• What happens if institutions require teachers to participate in research in this way, but don’t adjust their workload to accommodate it?
  • Who decides on the intervention? The researcher? The teacher? Both?
  • Where are the results of the research shared? How accessible will they be? How many other teachers are likely to be able to learn from each individual teacher-researcher partnership?

We believe that it is largely researchers’ responsibility to take action in initiating and facilitating a dialogue with teachers. We need platforms to engage in a dialogue as well.

I’ll be interested to see where this discussion goes, and whether this kind of research is already happening out there somewhere. It’s interesting to see that researchers are being pushed to initiate and facilitate the dialogue, but again, I have questions:

  • How much time do researchers have to set up this kind of dialogue?
  • How much communications training do they have, so that they can speak to teachers who might not be fully able to follow academic language?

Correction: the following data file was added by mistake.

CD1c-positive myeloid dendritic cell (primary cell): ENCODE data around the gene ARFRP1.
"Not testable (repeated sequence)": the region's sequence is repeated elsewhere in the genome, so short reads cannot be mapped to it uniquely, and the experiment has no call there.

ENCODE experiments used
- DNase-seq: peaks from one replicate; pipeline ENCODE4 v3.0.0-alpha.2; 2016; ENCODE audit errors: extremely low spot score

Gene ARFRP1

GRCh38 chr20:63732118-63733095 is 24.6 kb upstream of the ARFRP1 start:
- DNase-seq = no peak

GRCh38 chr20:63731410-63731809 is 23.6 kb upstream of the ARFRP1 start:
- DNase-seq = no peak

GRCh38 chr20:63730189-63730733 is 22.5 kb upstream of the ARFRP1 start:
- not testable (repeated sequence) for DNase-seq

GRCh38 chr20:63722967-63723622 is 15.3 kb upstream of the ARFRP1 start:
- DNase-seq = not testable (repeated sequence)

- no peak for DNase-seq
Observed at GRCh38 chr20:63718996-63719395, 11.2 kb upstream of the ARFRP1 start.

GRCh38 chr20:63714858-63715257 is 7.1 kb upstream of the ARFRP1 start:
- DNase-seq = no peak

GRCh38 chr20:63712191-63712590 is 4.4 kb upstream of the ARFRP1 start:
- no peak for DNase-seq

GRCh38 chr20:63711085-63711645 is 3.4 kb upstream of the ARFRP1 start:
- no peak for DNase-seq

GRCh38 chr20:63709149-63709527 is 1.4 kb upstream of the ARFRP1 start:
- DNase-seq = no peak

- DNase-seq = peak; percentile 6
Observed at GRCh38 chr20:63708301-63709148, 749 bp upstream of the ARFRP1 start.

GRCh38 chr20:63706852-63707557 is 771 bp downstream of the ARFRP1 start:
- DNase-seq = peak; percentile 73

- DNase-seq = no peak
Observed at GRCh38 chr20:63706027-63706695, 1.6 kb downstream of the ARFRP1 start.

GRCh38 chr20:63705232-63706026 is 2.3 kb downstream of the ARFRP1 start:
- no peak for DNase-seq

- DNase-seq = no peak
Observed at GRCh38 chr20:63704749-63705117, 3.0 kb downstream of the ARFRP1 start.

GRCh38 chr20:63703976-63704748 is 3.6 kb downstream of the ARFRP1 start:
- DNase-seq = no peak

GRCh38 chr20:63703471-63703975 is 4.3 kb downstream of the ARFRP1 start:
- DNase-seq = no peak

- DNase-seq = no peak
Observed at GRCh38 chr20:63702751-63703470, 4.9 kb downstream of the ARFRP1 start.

• How will they make contact with the teachers to set up the partnerships? Will they have some kind of database? Or they approach them one by one? Or teachers apply to work with specific researchers (if they have time for the application process!)?

The article suggests that researchers and teachers could work in closer partnerships. I’m not currently teaching, but I am doing training – if any researchers are interested in working with me, please let me know.

5 thoughts on “The research-practice gap

  1. I’m so glad you spotted this as it would likely have escaped my attention otherwise.

    It’s not a new topic – Simon Borg, is one example, Lourdes Ortega (who Sato and the others mention) is another, and Action Research (also mentioned briefly) attempts to address the same kind of concerns, too – but it is nevertheless one I think is quite urgent.

    Many of the questions you raise in your response to the first extract are, to be fair, anticipated by Sato, Loewen and Kim, but I feel there’s a still more fundamental issue here which is their second point:

    There is a misconception that researchers are the knowledge producers and teachers are the end-users of that knowledge. Rather, the two professions are equipped with different types of knowledge. Researchers’ knowledge entails how things happen (e.g., how an L2 is learned). Teachers’ knowledge is about how to do things. This type of knowledge is useful for making on-the-spot decisions during teaching. In a successful research-practice dialogue, those two types of knowledge can serve to jointly solve pedagogical issues.